Open Reefs – Senseable pH + EC + ORP + DO
Supports up to 6 Atlas Scientific sensors on the board. My goal is to build a controller for the lights, pumps, heater, and chemistry, with the ability to continuously post data to an online service. A future option would be able to remotely control (e.g., iPhone app) lighting times, temperature, and other pieces of the system.
I just ordered a small skimmer:
Innovative Marine AUQA Gadget Ghost Protein Skimmer
I’ve never used anything from Innovative Marine before, so we’ll see how it goes.
Lighting: to start out I’m going with the Kessil A150W Sky Blue, with gooseneck mounting. http://www.kessil.com/aquarium/A150.php Still looking for secondary lighting.
Live rock from Tampa Bay Aquaculture
I want to show off some beautiful aquacultured (not taken from natural reef formations) live rock I purchased from Tampa Bay Aquaculture. They picked out the perfect pieces for my tank, and sent them via Southwest Airlines cargo to Manchester–air cargo is the only way to go when you’re getting live rock. It’s in the warm Gulf waters one moment (on the farm so to speak) and several hours later it’s in your home. Live = fresh = intact bacteriological system. Take a look at the pics–five days after placing the rock in my tank. This rock came with some nice tube coral colonies (Cladocora arbuscula), several different kinds of Ascidean sp. (Sea squirts), and various other clusters of mollusks, sponge, coralline algae.
I’ve had a nanoreef tank going for a while–let’s just say a minimalist setup (after being away from the hobby for a decade). Over the last several months I’ve been building out a nice compact (12g total water volume) system for my home office (where I write) and my son’s work space–with everything I want in a reef tank–nice lighting, not too big, self-contained, battery backup for all pumps, skimmer, reactor. It will be a mixed tank–aquacultured coral species from both the Caribbean and Pacific, refugium for macro-algae, sea-plants, and a couple groves of mangrove trees.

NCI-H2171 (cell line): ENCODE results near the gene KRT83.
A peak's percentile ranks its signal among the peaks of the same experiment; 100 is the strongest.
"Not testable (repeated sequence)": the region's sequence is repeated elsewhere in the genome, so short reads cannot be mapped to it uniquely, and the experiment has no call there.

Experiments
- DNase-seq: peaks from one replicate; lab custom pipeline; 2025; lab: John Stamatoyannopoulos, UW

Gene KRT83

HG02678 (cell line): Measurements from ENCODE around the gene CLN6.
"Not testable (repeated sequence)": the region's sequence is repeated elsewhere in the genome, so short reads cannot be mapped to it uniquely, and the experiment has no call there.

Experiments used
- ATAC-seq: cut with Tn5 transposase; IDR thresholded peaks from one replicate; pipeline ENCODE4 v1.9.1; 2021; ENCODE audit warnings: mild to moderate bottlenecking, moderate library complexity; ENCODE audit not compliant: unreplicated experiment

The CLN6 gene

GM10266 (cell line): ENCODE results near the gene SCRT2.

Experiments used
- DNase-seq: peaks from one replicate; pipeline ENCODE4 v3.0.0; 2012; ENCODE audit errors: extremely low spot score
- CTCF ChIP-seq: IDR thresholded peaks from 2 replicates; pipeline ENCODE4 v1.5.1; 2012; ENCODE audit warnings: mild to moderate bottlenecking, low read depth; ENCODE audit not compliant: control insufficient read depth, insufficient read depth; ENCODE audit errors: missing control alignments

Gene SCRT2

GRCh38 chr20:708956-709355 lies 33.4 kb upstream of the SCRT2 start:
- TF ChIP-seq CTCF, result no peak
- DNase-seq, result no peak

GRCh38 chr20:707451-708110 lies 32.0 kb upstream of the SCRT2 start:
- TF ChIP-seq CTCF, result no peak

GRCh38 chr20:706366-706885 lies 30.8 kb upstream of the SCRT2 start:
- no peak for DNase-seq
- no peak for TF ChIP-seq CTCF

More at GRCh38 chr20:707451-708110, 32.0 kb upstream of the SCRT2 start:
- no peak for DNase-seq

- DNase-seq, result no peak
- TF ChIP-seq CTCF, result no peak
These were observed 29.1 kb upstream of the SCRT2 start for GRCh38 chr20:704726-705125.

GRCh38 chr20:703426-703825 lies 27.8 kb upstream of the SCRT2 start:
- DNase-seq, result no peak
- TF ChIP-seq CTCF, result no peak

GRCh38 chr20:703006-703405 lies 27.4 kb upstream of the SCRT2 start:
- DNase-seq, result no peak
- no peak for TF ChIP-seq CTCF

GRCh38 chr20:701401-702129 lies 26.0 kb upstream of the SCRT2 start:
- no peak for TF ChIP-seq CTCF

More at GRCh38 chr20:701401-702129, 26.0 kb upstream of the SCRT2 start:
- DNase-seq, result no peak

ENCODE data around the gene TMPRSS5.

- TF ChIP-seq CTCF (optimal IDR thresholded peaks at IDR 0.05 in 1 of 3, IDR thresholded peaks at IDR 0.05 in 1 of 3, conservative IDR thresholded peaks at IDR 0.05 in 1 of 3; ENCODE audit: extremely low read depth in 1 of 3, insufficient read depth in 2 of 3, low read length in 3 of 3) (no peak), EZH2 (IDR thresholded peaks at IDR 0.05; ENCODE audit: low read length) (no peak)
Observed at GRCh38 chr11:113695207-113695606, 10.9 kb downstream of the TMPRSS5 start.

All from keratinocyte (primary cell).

Except for live sand for the bed, some coralline algae rubble, and six Mangrove trees, everything you see behind the glass came in the big box from Tampa Bay Aquaculture.
I’m loving this new tank, and I haven’t even moved in any of my corals yet!
January 16, 2016: Shot of the aquarium this morning. Zoanthids, possibly Palythoans:
January 17, 2016: Another close up shot of my reef tank--tube coral colonies (Cladocora arbuscula):
January 18, 2016: Four more shots of my aquarium, a few different zoanthid species, and the lower-left is a cousin of the Cladocora sp. tube colony I have growing in the tank. Pretty sure this is a Cladocora, but these are larger, squatter, less branching--possibly Cladocora muellerae or debilis. :
May 23, 2016: The new cool word of the week is kleptoplasty, which is the process of taking chloroplasts from algal cells and keeping them for yourself. Here are some macro shots of my beautiful Elysia crispata, roaming across the front glass. The Elysiids are "sea slugs" (not nudibranchs, in case that's where you were going). This guy can take plastids from the algae it feeds on, keeping them alive in its body, where they continue to photosynthesize and provide sugars for the slug. In other words, a solar-powered sea slug. More info here: http://www.seaslugforum.net/showall/elyscris: